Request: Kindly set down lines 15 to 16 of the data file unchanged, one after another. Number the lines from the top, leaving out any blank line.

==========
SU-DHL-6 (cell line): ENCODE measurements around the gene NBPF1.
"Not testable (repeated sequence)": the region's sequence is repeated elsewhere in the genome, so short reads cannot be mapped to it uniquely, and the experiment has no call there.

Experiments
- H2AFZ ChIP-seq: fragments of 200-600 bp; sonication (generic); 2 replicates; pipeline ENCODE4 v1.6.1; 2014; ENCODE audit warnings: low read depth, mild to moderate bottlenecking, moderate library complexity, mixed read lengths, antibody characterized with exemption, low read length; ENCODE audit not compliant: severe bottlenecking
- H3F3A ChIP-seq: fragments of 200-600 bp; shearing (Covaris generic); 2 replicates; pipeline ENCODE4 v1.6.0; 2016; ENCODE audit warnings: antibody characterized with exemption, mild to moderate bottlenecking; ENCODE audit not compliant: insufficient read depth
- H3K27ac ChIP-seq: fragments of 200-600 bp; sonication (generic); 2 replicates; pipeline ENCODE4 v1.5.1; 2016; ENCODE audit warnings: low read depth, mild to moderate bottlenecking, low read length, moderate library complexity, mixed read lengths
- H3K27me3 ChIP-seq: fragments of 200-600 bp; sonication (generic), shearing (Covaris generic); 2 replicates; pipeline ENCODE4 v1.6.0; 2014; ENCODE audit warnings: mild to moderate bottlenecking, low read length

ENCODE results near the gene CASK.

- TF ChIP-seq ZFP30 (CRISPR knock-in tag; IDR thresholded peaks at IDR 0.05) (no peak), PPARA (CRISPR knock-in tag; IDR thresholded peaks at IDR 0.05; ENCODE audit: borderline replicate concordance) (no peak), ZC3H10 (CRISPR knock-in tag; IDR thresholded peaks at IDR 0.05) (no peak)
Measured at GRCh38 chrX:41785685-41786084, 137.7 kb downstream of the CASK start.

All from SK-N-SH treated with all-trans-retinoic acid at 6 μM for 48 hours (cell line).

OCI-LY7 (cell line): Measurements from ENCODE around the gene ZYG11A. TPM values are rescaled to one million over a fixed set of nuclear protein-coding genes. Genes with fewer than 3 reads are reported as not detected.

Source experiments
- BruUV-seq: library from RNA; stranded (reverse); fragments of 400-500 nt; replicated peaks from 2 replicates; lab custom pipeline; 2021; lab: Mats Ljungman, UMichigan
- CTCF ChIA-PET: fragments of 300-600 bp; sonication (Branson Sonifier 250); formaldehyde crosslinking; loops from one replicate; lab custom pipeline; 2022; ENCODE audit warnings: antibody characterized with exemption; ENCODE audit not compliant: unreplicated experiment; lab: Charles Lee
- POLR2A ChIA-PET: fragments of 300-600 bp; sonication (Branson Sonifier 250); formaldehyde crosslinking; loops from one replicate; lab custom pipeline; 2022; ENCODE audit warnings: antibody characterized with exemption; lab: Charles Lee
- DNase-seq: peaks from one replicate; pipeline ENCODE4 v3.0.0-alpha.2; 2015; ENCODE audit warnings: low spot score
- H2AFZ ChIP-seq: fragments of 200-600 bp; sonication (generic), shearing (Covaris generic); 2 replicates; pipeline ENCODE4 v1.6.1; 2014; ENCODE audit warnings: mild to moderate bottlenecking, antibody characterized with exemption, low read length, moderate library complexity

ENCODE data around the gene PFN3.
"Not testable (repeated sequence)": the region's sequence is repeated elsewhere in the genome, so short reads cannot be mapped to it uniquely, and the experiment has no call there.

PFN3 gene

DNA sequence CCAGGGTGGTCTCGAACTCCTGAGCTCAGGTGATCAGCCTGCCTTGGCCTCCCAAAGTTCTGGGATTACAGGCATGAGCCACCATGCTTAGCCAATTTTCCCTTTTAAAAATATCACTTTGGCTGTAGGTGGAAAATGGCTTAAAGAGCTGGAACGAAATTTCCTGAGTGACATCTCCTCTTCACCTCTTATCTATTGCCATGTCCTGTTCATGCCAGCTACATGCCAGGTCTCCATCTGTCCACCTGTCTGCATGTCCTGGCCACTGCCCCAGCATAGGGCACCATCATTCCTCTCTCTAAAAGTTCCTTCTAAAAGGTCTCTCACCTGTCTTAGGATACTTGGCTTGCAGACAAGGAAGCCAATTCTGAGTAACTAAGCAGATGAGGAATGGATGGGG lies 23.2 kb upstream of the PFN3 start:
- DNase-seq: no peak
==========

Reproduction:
- CTCF ChIA-PET: fragments of 300-600 bp; sonication (Branson Sonifier 250); formaldehyde crosslinking; loops from one replicate; lab custom pipeline; 2022; ENCODE audit warnings: antibody characterized with exemption; ENCODE audit not compliant: unreplicated experiment; lab: Charles Lee
- POLR2A ChIA-PET: fragments of 300-600 bp; sonication (Branson Sonifier 250); formaldehyde crosslinking; loops from one replicate; lab custom pipeline; 2022; ENCODE audit warnings: antibody characterized with exemption; lab: Charles Lee